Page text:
In advance of the highly anticipated 2023 Beyond Growth Conference, this piece is the second in a weekly series to be published together on 8 May in the special issue magazine “Imagining Europe Beyond Growth”, developed in partnership with Belgian de-growth think tank Oikos. The magazine, curated by our Senior Policy Officer for Systemic Change Nick Meynen, will feature 18 articles from diverse actors in the “beyond growth” sphere: from thought leaders such as Kate Raworth and Timothée Parrique to political figures and a variety of civil society allies and EEB staff passionate about system change. Stay tuned for 1 article every week for the next 8 weeks!

Last year, on April 6, 2022, the European Parliament and Council adopted the 8th Environmental Action Programme proposed by the European Commission. In the decision, the need for a fundamental shift was recognized: “Systemic change entails a fundamental, transformative and cross-cutting form of change that implies major shifts and reorientation in system goals, incentives, technologies, social practices and norms, as well as in knowledge systems and governance approaches.”

The decision above should have massive implications on European policymaking, but it also confirms what we already know: sustainability must be placed at the core of all policymaking.

At 1.2°C warming, the world is on a trajectory to produce more than twice as much coal, oil and gas by 2030 than is consistent with limiting the rise in global temperature to below 1.5°C. According to the UNEP Production Gap report, global total fossil fuel production needs to decrease by at least 6% per year between 2020 and 2030 to be able to limit warming to below 1.5°C.

One way to achieve the shift to a decarbonized economy is the Fossil Fuel Non-Proliferation Treaty, or FFNPT. It differs from other climate agreements in that it focuses on supply-side measures rather than demand-side policies such as carbon pricing or subsidies for renewable energy. If endorsed by European countries, it would bind nations to limit fossil fuel production, consumption, and trade and guide the transition to renewable energy sources. The logic is simple. By capping the supply, demand for renewables will increase, leading to a transition to a low-carbon economy. The FFNPT is about tackling the problem at its source.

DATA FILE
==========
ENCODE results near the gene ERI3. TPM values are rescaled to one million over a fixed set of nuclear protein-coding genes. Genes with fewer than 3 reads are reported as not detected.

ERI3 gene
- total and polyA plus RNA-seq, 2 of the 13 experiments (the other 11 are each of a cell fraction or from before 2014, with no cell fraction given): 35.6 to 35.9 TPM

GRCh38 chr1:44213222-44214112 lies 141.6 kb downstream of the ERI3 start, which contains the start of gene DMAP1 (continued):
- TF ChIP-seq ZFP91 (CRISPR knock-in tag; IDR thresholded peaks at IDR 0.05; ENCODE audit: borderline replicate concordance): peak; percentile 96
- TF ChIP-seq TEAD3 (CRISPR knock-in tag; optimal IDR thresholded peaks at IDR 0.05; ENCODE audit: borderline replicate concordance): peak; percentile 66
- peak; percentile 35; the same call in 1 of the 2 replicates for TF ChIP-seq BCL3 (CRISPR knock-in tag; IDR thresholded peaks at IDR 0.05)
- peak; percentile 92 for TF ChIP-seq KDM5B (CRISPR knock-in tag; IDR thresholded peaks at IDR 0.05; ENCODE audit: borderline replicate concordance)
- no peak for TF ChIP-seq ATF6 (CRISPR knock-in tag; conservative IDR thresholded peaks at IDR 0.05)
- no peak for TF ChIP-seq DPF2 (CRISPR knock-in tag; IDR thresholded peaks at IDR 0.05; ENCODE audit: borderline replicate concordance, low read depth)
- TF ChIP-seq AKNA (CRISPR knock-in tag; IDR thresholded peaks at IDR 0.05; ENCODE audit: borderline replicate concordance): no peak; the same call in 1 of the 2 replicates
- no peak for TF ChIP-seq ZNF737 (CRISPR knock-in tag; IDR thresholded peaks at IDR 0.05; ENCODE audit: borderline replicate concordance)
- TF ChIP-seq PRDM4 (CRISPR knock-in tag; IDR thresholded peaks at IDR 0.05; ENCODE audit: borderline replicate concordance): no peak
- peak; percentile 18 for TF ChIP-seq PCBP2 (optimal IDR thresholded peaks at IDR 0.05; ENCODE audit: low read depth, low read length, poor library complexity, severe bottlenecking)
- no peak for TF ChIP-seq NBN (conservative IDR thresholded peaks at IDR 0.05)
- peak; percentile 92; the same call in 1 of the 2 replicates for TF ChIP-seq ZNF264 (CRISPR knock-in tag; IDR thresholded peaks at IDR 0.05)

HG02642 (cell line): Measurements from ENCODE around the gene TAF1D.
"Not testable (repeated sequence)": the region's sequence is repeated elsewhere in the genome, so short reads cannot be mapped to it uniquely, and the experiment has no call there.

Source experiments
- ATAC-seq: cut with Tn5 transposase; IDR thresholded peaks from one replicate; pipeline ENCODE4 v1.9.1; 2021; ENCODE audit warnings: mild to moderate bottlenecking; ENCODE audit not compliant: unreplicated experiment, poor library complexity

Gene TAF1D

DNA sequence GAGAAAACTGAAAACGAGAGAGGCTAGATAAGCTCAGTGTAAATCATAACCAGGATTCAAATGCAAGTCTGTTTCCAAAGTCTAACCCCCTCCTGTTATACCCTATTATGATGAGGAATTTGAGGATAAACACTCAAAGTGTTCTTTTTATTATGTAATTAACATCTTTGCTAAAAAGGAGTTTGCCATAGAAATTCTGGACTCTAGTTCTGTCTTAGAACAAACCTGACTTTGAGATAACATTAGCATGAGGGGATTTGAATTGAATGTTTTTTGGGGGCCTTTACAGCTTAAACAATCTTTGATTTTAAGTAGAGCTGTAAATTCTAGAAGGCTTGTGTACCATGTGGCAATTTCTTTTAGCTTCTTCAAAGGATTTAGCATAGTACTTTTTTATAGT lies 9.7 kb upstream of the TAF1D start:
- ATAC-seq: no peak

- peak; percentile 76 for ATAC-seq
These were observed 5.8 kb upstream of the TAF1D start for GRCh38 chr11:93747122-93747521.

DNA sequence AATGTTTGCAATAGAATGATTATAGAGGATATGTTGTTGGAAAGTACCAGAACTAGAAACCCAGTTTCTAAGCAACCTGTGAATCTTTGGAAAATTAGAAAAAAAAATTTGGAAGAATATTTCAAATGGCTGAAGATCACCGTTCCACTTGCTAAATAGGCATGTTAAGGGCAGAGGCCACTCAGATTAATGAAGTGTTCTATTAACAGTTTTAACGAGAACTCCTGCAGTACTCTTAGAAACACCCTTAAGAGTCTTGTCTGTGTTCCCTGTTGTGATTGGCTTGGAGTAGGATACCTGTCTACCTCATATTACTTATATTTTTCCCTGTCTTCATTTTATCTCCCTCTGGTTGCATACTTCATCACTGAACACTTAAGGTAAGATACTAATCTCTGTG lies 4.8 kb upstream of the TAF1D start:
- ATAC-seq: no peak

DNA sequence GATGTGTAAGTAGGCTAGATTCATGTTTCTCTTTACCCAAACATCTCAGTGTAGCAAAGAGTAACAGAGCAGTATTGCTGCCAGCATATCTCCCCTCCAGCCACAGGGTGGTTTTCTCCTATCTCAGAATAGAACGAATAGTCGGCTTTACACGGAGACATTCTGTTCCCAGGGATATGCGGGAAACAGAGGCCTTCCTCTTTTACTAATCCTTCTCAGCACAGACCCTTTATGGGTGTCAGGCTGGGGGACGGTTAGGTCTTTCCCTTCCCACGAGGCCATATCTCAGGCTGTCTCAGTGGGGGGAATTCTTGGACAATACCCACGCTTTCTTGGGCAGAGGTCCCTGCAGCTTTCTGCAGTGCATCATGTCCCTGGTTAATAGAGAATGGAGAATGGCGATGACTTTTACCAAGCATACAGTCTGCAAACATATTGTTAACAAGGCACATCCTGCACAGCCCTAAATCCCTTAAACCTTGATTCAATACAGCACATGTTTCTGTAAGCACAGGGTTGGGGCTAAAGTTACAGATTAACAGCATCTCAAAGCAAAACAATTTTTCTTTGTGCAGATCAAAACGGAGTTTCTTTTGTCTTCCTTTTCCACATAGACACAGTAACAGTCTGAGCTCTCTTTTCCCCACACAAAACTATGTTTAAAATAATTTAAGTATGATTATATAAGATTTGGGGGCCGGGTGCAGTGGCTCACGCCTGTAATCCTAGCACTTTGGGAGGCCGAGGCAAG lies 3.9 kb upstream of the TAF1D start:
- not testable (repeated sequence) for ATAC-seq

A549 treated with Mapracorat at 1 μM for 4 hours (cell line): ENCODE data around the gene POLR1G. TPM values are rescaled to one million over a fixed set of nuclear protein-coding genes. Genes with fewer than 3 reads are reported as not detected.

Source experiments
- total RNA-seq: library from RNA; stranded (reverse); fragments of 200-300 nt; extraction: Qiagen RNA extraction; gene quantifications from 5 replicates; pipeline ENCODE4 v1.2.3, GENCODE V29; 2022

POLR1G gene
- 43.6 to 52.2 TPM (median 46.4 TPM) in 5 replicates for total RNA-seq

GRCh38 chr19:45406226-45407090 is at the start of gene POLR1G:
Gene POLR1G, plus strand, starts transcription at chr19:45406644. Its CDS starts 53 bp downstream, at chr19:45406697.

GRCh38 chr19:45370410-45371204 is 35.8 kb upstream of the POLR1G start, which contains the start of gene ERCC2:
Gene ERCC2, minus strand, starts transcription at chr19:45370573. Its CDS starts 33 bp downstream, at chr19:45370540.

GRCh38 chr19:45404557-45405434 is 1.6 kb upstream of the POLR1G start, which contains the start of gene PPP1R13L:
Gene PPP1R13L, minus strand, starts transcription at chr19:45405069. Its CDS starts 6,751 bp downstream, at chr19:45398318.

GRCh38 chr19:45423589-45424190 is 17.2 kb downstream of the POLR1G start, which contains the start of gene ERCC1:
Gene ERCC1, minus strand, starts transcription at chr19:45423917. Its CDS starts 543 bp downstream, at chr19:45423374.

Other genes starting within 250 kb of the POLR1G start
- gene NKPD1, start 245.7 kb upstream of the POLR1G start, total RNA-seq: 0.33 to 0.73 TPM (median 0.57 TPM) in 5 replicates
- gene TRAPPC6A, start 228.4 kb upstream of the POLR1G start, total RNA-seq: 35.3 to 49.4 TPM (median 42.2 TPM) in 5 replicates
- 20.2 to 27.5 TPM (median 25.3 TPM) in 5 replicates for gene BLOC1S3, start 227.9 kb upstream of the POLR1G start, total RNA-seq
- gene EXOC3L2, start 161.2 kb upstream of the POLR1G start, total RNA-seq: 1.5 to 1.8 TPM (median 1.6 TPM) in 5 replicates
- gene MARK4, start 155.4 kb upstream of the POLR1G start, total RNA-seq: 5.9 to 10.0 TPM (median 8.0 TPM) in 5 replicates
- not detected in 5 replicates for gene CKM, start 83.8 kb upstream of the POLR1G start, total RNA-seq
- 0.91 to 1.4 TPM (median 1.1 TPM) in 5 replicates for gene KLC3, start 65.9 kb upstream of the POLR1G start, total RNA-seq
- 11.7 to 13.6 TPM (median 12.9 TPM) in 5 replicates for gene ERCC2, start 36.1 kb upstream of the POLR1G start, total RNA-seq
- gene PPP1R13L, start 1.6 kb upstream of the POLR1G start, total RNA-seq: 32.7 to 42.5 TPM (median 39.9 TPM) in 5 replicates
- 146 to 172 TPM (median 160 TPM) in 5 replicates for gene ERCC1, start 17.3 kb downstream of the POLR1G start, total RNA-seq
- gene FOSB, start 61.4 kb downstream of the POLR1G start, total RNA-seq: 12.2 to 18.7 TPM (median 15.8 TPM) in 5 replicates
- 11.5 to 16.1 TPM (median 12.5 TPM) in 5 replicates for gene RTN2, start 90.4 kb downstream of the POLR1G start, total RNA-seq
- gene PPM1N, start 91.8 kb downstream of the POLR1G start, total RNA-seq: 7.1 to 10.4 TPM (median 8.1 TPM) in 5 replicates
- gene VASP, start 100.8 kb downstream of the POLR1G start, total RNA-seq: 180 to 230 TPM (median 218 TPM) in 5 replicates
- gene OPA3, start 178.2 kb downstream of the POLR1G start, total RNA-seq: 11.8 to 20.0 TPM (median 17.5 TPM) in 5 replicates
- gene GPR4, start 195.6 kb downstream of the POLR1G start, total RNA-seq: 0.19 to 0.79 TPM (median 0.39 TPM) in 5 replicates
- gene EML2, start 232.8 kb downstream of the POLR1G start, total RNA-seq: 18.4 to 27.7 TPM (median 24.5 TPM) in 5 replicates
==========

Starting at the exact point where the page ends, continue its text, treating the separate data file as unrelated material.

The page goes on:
Managing to phase out fossil fuels that have powered our economy for over a century implies nothing else but entering a new paradigm. And this is exactly what the European Parliament and Council’s decision above entails: a fundamental, transformative, and cross-cutting form of change that implies major shifts and reorientations in system goals.

There are several mechanisms needed to achieve this,

· NON-PROLIFERATION – To prevent the proliferation of coal, oil and gas by ending all new exploration and production

· A FAIR PHASE-OUT – To phase out fossil fuel subsidies and existing production in line with the 1.5°C target

· A JUST TRANSITION – To fast-track real solutions and a just transition for every worker, community and country

The FFNPT calls for systemic change and action grounded in justice, equity, and sustainability, not profitability and vested interests.

Over the years, incremental policy changes and market-based incentives such as carbon pricing and emissions trading have gained political support. The EU managed to exceed its emissions reduction target for 2020. However, the assumption that climate neutrality can be achieved solely by setting the right carbon price is a simplified solution to a complex problem. Getting Europe on track to the 1,5°C target is not a question about price – it is about addressing the root causes of our emissions, the continued production and consumption of fossil fuels.







Photograph: John Englart

But decarbonization also needs to be fair and equitable. Market-based solutions have disproportionately negatively impacted low-income earners and communities without the resources to adapt. By endorsing the FFNPT, European countries can champion the transition and demonstrate their commitment to ensuring that climate action requires equity and a just distribution of costs and benefits.

The Fossil Fuel Non-Proliferation Treaty has generated significant interest and is currently endorsed by

· 2 nation states,

· 70 cities and subnational governments,

· 101 Nobel laureates

· 1800 civil society organisations

· 3000 scientists and academics, and almost

· 600 000 individuals

It offers an alternative way forward, from the slow, incremental change of market-based solutions to a systems-wide, just transition towards a decarbonized economy. Who might be better equipped to lead the way than the European Union?


Originally published in European Environment Bureau META (April 2023) at

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